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keiotyk

Testers
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About keiotyk

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    Hatchling

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    Male
  1. If you're responding to the people commenting about damage and/or numbers, fair enough... However, my posts have consistently referred to the lacklustre nature of the damage mechanics for the druid. Making this a more enjoyable experience has little to do with the effectiveness of specific aspects of their kit, but rather the flow of their kit. Especially on the druid where the cycle of actions is made to be circular; the system of generating and using essence .
  2. The druid is a ranged nuke caster for 50% of her gameplay. She doesn't need to be as powerful as the confessor, or play the same either - She does need to be enjoyable to play in this hybrid fashion. I don't feel that solo vs. team play should affect this 'fun to play' view of an archetype. Druids historically did blood sacrifices. Computer games made them nature loving hippies. Would an essence stealing druid feel like a druid? I don't know, but I don't think it's not a possibility. I wasn't commenting on party vs solo. I specifically lack information on party play partly due to my play hours. My problem is that her damage is gated by healing first. And not her powerful damage, but ALL her damage. For a character who is supposed to be a hybrid of damage and healing, in a game where healing is supposed to be more limited, the druid's damage feels tacked on to the archetype, instead of integral to her playstyle.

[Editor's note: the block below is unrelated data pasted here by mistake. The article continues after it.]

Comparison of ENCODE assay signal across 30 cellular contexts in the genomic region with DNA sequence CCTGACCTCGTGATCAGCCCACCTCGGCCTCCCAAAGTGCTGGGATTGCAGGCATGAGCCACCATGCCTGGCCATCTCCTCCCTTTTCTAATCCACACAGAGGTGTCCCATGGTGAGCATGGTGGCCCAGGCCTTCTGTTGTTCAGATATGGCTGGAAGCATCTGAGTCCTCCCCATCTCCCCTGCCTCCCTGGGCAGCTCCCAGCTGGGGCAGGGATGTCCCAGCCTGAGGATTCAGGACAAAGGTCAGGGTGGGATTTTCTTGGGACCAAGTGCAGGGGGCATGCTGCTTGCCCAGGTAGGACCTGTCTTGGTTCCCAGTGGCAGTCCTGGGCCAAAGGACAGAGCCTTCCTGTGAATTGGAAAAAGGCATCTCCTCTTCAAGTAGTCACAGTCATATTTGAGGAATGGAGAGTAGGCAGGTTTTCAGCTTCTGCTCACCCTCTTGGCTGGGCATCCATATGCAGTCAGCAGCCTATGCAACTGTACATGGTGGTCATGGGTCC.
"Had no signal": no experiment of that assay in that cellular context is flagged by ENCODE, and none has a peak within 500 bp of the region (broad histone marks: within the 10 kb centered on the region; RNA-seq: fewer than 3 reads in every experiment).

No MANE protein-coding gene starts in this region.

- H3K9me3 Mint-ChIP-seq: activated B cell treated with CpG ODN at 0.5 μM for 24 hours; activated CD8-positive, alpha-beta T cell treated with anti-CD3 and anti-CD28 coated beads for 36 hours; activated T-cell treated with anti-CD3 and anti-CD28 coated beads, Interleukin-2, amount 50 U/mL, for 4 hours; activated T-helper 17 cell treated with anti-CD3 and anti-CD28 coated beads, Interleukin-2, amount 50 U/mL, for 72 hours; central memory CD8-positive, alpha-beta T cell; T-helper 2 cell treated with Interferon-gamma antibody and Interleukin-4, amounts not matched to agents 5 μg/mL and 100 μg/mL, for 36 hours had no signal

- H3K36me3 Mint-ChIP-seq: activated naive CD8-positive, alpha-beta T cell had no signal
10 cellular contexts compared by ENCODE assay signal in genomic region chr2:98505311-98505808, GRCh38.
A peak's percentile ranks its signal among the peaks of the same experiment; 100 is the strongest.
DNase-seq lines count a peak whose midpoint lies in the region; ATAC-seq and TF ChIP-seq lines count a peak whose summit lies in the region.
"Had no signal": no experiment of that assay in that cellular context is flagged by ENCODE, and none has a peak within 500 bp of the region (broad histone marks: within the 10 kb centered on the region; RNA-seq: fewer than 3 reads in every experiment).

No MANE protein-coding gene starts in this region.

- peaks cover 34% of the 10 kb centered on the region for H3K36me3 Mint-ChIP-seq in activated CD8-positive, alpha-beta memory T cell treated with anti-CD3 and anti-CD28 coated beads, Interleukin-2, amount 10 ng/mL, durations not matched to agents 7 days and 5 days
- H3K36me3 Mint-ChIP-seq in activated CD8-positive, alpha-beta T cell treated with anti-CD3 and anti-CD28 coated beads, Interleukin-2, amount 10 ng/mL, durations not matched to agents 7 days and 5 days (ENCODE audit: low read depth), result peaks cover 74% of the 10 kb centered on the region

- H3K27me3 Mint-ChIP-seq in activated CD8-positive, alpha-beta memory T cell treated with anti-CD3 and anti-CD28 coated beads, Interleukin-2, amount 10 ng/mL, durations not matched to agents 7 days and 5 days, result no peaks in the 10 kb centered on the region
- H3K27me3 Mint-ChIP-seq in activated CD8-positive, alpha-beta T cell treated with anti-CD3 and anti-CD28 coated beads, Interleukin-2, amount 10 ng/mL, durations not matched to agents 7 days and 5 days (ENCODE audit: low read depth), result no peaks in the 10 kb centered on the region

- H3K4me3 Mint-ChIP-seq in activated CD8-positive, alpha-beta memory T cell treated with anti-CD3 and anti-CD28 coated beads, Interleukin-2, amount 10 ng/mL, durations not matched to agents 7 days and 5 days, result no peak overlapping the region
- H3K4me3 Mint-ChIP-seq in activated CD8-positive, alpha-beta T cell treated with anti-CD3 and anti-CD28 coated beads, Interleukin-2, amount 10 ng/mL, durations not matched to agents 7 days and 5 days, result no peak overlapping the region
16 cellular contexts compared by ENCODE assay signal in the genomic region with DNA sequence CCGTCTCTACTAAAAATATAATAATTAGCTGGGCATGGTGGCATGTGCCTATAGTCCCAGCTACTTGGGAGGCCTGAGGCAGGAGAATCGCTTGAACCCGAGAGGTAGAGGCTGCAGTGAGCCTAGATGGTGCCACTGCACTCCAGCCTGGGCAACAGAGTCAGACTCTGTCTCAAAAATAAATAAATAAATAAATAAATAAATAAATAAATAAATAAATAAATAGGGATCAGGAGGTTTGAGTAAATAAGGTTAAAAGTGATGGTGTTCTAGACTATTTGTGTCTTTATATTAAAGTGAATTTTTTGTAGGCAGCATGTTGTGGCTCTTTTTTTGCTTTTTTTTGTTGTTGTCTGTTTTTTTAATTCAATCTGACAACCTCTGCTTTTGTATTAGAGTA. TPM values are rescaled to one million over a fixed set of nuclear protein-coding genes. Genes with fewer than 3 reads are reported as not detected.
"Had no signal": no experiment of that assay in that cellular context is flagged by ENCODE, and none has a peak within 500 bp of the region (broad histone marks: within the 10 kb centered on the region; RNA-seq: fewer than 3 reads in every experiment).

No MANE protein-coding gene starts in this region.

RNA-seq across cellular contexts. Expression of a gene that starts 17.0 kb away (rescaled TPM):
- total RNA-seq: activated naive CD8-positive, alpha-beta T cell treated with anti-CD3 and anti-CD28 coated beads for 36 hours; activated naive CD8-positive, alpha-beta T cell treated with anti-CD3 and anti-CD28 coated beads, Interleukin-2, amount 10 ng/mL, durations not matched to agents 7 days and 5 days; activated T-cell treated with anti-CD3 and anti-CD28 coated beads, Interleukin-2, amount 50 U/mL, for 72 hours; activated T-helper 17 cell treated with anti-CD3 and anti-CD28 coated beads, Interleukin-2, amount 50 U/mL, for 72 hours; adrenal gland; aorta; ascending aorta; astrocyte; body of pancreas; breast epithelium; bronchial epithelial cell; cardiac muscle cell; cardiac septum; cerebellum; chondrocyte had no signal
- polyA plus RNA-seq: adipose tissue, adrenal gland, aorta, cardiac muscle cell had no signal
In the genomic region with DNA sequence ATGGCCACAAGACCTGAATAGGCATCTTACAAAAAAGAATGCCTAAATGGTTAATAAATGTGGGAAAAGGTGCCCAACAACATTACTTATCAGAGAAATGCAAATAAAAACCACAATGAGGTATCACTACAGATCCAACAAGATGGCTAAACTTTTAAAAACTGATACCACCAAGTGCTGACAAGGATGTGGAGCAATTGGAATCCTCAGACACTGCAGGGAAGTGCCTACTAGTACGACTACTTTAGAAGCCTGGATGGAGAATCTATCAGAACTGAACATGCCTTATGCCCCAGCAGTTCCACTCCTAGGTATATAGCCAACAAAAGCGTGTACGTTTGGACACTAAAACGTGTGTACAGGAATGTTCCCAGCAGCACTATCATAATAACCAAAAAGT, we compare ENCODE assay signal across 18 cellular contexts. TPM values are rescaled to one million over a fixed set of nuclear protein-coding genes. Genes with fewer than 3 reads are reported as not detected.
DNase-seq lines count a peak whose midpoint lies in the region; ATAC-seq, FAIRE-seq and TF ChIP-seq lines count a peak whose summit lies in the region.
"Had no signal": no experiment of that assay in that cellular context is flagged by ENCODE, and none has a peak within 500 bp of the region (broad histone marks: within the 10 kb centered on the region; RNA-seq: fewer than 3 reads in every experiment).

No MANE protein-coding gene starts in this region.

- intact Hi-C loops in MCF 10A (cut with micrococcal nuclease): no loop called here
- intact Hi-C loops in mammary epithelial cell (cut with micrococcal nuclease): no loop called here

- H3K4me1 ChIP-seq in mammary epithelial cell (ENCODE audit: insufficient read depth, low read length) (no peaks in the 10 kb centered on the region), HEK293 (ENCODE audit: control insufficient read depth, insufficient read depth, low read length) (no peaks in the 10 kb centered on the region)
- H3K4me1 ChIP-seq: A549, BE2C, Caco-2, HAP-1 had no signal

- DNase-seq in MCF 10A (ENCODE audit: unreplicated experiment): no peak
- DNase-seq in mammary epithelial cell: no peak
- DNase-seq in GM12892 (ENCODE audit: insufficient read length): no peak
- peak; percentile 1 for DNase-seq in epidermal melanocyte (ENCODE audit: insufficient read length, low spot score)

3. My frustration comes from being unable to do any damage without essence. And that building that essence can be tedious. Also, I don't like turning health into damage at the best of times - I like it even less on a relatively frail character, and with rather low efficiency. I'd be better just spamming heals for the amount of essence vs. health burnt. Personally, I find it more logical to build up essence by stealing it first - Vampirically strip the essence from others to heal your team.